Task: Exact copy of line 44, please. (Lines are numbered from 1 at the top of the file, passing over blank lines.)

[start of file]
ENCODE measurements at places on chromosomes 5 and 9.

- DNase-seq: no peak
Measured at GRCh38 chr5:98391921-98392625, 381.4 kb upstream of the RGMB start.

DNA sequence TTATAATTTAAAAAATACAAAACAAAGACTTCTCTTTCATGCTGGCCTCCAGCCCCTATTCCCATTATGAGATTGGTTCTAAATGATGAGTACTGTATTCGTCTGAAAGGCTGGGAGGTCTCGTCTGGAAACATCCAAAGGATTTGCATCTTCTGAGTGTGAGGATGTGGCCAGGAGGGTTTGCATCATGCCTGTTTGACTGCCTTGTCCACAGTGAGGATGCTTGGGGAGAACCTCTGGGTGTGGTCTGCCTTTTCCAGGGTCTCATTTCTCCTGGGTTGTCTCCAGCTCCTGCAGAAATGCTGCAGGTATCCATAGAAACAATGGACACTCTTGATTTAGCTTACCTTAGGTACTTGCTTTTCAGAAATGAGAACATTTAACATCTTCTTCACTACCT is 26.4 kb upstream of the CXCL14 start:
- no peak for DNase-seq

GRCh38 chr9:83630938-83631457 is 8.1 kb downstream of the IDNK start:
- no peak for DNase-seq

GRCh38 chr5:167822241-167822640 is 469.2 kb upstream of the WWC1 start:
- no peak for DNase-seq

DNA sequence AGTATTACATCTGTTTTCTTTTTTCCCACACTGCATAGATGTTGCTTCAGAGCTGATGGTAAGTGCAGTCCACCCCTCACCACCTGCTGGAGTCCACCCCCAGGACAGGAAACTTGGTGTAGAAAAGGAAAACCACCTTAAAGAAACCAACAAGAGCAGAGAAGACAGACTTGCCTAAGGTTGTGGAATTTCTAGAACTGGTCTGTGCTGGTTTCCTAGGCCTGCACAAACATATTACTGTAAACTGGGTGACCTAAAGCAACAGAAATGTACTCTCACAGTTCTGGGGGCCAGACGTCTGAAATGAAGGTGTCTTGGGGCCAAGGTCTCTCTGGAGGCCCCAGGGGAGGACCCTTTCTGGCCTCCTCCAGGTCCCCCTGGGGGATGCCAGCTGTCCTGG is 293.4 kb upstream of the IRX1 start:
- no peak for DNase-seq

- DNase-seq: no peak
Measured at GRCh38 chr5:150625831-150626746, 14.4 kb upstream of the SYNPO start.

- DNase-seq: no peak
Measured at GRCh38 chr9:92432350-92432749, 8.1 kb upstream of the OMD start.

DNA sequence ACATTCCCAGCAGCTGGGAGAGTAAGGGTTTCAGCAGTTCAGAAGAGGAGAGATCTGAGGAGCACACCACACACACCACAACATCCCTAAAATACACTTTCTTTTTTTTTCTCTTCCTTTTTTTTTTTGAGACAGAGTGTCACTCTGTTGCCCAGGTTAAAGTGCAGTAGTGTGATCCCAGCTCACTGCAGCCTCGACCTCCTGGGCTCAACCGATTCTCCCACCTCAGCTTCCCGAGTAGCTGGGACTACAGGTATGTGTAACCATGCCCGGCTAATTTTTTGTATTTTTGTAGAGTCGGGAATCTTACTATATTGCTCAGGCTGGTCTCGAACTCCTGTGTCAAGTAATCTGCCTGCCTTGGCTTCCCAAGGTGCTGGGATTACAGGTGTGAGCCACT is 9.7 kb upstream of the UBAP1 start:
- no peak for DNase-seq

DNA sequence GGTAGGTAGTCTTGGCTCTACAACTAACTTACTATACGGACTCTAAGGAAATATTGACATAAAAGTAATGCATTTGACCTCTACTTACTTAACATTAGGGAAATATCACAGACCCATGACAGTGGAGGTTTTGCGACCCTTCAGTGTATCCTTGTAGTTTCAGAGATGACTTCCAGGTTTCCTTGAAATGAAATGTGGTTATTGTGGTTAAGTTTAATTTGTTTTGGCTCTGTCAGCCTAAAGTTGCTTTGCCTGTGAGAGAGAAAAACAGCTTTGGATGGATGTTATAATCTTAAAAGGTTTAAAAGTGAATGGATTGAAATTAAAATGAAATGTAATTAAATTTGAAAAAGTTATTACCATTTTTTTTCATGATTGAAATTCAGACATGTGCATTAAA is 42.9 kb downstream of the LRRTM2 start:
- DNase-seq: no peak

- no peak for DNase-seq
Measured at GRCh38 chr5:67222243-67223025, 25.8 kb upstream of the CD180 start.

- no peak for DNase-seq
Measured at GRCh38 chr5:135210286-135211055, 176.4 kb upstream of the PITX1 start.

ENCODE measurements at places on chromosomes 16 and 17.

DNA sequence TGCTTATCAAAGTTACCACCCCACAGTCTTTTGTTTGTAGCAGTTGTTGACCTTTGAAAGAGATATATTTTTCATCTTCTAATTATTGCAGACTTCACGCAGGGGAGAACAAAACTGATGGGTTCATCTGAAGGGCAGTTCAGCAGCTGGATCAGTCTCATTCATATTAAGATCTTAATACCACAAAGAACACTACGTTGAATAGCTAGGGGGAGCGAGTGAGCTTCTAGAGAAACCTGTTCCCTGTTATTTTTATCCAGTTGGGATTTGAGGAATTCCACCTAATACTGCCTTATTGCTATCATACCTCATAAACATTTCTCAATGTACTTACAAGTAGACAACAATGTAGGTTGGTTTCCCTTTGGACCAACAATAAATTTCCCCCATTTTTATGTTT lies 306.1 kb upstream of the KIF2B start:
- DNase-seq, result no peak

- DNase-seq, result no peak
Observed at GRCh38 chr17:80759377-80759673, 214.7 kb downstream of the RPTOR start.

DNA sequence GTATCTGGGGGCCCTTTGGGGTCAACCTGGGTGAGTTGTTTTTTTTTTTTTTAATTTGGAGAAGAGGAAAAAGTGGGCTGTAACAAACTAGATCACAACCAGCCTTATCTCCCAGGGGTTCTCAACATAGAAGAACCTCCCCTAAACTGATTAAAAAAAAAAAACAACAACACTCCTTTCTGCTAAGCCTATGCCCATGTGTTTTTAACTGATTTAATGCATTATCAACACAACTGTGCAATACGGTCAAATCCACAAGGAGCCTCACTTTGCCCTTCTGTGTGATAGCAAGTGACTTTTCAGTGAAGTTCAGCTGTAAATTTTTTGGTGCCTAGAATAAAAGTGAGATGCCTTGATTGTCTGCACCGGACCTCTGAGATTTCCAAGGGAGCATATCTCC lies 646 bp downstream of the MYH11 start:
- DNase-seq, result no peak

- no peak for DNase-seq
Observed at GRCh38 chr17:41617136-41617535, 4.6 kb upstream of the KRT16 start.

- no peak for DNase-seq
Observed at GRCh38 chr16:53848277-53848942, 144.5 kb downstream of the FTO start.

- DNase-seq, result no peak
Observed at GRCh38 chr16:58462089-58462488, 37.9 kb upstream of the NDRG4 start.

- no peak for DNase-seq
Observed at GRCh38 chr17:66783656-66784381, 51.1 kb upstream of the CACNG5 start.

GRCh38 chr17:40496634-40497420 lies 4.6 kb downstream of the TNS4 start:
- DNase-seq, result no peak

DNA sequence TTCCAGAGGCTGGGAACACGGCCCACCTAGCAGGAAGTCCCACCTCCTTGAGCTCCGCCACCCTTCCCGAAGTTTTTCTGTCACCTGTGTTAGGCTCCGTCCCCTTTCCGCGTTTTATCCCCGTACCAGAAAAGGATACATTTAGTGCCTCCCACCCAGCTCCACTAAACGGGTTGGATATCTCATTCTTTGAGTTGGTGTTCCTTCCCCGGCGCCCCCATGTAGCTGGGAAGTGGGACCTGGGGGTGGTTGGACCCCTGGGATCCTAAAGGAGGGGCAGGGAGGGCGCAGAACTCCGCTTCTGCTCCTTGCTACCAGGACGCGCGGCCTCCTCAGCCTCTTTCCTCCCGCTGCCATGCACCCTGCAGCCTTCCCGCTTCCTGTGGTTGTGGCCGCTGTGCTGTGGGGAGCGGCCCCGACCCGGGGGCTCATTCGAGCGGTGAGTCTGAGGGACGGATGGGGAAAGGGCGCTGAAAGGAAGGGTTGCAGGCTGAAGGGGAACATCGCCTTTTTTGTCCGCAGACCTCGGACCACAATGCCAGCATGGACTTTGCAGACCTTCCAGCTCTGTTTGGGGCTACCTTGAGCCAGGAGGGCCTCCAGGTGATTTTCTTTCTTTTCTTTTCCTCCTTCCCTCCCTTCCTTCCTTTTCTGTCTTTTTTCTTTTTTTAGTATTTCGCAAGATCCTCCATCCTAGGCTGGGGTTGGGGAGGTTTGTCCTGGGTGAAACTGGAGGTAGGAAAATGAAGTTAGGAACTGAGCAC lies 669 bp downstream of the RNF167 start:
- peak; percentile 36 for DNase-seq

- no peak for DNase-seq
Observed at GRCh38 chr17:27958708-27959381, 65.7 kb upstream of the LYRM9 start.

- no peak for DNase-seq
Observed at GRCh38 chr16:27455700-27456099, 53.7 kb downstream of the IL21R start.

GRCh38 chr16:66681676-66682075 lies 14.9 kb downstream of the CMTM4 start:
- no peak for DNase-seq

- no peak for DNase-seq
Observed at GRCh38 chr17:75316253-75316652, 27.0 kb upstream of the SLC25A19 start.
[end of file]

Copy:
Observed at GRCh38 chr17:27958708-27959381, 65.7 kb upstream of the LYRM9 start.